Florida prosecutors announced today that Jameis Winston won’t be charged with sexual assault. Unless new evidence comes forward, the case is “gone and dead,” ESPN legal analyst Roger Cossack said on the network.
I didn’t earn a law degree in the last three weeks, but here are six initial thoughts:
1. Do we really care who wins the Heisman?
I’m not a Heisman voter. I don’t have to fill out a ballot while reading through the pile of paper the state attorney is about to release. I don’t have to discern if the Heisman’s morals clause — problematic even in peacetime — should be invoked only when criminal charges are filed, or just blinks on automatically when there’s a wide-ranging air of suspicion.
I don’t have to make that choice. But the choice wasn’t, and isn’t, very important. This is one of the times we realize sportswriters have been mangling the word “injustice” since there was a printing press. The Heisman is not a medium of justice. It is a medium of people casting a vote for something fun and silly. In this case, something that was happening concurrently with something else that was deadly serious.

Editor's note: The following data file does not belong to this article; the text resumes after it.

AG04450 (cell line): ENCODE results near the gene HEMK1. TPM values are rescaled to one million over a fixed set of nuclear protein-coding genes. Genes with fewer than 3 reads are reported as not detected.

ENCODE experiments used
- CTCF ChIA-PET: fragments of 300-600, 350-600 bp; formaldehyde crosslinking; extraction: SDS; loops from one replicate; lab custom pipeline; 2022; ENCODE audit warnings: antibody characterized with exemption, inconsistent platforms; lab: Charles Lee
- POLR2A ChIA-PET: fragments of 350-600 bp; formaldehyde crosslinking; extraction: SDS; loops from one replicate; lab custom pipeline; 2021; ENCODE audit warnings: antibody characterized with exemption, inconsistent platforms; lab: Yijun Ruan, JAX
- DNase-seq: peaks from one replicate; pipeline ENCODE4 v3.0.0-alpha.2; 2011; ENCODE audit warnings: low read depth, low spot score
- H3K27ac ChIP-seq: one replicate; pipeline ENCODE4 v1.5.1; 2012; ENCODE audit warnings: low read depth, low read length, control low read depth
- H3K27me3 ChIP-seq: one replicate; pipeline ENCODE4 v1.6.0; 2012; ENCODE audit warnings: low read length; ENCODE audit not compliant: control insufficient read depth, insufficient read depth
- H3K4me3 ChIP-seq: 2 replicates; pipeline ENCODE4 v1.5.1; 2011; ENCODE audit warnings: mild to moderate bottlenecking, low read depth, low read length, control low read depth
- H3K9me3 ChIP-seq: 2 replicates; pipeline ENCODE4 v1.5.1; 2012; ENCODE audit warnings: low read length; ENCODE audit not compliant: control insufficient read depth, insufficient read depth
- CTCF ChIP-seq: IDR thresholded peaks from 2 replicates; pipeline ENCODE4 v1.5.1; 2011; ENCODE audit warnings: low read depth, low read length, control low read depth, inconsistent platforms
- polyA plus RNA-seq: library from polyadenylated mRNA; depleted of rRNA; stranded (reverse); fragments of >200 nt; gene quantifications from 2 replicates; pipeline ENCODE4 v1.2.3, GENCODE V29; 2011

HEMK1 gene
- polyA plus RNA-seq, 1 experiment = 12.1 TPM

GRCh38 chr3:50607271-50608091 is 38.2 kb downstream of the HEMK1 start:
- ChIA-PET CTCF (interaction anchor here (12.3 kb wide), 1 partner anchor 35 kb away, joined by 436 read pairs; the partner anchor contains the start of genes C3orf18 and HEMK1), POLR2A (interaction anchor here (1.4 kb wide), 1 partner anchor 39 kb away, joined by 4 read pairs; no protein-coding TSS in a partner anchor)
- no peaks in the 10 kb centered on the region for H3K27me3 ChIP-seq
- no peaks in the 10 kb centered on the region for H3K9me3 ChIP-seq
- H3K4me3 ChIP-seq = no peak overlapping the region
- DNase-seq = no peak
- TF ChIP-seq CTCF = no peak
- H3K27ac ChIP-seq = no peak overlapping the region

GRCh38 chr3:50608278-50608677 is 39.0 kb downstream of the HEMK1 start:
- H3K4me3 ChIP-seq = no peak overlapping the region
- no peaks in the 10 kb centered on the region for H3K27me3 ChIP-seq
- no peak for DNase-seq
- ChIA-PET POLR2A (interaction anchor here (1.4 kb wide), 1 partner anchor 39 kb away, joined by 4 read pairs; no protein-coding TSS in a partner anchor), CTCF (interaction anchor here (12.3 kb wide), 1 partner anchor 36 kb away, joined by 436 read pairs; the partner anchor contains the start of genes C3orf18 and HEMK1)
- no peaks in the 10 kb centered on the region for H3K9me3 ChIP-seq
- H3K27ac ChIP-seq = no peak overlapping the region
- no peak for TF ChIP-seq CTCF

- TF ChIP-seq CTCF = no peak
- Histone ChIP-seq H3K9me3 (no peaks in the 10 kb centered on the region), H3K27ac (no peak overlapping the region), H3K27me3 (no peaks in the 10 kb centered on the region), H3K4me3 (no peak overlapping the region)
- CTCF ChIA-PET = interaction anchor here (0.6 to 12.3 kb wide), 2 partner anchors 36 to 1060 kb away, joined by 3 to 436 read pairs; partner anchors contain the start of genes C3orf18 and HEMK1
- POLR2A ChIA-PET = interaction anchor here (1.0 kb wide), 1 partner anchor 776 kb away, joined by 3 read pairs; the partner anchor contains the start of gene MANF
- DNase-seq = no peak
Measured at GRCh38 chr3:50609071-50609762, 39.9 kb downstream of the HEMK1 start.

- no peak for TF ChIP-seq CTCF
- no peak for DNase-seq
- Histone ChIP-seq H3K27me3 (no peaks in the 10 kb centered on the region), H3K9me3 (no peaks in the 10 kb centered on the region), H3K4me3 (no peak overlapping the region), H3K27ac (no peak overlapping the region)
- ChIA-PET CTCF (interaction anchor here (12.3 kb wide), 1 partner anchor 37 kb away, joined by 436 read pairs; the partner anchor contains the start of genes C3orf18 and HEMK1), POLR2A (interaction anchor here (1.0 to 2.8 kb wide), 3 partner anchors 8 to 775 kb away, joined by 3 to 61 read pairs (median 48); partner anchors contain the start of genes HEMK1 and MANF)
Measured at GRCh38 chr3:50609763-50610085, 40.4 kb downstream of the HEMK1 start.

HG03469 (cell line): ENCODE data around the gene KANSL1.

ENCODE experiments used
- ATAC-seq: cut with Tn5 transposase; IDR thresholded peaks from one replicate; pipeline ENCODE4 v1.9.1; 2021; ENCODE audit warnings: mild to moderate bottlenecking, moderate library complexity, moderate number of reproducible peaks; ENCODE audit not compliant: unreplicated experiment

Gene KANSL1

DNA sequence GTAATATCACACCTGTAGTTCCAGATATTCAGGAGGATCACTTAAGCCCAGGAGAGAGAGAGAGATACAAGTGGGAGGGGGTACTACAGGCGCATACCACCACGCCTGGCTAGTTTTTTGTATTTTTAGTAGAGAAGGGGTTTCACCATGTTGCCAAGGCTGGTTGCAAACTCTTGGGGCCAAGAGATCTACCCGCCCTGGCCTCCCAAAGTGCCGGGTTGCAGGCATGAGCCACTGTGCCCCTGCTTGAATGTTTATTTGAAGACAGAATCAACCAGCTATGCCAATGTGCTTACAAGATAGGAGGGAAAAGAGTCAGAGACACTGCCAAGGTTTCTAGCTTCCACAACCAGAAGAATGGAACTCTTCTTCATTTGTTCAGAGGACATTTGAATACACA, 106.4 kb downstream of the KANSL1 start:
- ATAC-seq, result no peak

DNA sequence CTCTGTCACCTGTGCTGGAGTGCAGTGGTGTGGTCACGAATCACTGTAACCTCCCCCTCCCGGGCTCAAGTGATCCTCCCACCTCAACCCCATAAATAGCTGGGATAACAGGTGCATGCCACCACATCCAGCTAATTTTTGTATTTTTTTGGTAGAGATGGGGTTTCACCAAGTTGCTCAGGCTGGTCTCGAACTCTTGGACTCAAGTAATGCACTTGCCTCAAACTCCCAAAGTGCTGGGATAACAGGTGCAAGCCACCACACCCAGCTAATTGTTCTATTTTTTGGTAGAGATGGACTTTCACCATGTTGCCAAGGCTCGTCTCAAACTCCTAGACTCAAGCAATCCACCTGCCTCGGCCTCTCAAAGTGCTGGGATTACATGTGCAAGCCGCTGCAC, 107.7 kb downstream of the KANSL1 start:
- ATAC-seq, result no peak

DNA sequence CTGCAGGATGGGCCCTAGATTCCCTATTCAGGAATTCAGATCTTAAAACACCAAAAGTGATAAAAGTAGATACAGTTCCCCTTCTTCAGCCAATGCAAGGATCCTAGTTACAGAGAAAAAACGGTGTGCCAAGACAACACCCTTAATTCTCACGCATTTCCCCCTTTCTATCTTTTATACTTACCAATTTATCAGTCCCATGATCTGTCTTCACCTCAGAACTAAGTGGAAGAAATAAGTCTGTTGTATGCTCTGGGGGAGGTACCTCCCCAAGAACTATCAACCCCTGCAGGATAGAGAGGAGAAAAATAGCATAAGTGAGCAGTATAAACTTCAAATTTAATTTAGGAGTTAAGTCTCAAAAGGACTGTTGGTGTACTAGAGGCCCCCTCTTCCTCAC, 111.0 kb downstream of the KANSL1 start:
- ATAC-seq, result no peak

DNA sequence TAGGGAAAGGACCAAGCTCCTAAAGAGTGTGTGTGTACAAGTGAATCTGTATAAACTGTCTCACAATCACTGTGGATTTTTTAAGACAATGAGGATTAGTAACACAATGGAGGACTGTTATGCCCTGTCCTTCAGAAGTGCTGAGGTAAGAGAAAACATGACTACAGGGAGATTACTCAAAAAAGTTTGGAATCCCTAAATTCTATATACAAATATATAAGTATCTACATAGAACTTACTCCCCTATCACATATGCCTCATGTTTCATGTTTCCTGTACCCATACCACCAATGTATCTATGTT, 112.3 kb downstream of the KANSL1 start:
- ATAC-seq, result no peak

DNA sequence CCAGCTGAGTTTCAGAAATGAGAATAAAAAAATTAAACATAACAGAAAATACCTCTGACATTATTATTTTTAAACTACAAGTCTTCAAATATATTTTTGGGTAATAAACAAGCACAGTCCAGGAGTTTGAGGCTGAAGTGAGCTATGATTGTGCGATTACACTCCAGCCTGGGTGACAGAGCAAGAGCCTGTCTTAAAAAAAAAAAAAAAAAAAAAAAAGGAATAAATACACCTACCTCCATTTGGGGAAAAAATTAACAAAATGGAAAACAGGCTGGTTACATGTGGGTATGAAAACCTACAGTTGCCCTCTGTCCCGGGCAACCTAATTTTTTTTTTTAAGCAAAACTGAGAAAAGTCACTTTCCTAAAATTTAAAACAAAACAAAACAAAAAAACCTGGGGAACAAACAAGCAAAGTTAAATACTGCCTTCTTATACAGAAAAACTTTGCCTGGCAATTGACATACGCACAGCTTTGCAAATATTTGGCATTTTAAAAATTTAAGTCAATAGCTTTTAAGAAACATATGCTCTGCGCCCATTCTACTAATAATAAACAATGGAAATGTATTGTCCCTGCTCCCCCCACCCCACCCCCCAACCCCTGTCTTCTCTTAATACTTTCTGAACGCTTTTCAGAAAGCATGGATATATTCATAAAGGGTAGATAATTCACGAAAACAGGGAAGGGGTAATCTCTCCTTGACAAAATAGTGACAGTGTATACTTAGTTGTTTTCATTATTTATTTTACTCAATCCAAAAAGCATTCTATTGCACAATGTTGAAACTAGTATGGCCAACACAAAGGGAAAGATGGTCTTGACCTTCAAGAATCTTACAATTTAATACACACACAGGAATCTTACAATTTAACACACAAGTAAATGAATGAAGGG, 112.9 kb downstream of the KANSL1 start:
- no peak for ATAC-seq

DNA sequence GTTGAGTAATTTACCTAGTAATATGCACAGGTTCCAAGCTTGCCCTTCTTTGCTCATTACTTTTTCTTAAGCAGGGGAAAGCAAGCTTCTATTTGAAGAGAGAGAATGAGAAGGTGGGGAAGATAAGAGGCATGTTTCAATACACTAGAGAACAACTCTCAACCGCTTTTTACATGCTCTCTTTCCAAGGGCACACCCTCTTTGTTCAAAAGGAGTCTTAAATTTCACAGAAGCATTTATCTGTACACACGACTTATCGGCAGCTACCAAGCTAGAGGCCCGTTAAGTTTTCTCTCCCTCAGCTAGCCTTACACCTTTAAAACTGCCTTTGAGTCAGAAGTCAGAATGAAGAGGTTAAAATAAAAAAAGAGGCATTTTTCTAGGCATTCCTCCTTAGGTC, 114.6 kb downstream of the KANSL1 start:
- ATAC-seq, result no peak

2. Everything above applies to the BCS trophy.
3. Let’s not call what just happened — or didn’t happen — a “distraction” for Winston and Florida State. The word dishonors the accuser. It dishonors Winston. Distractions are NCAA violations.
4. Let’s remember exactly what, and only what, was determined today. Quoting state attorney Willie Meggs: “We did not feel like we had enough evidence to move forward and did not have enough evidence to file a charge.” Period.
5. Let’s not be quick to fashion a “redemption” narrative for Winston. It may be that we discover — after we’ve sifted through lots of paper, combed through police reports, and talked to witnesses — that Winston was the victim of a great wrong. We don’t know that yet. Moreover, Winston beating Ohio State or Auburn in a BCS title game will not in itself be a redeeming act. See No. 1. This is a BCS trophy. Nothing more.
6. There are certainly things left to figure out. Cossack points to the 11-month gap between the accuser coming forward and the Tallahassee police passing the case along to the state attorney — an action that occurred only after the press learned of the investigation. It deserves an explanation from the cops. Their explanation, in turn, deserves our scrutiny. There are unimportant mysteries and important ones. This is one of the latter.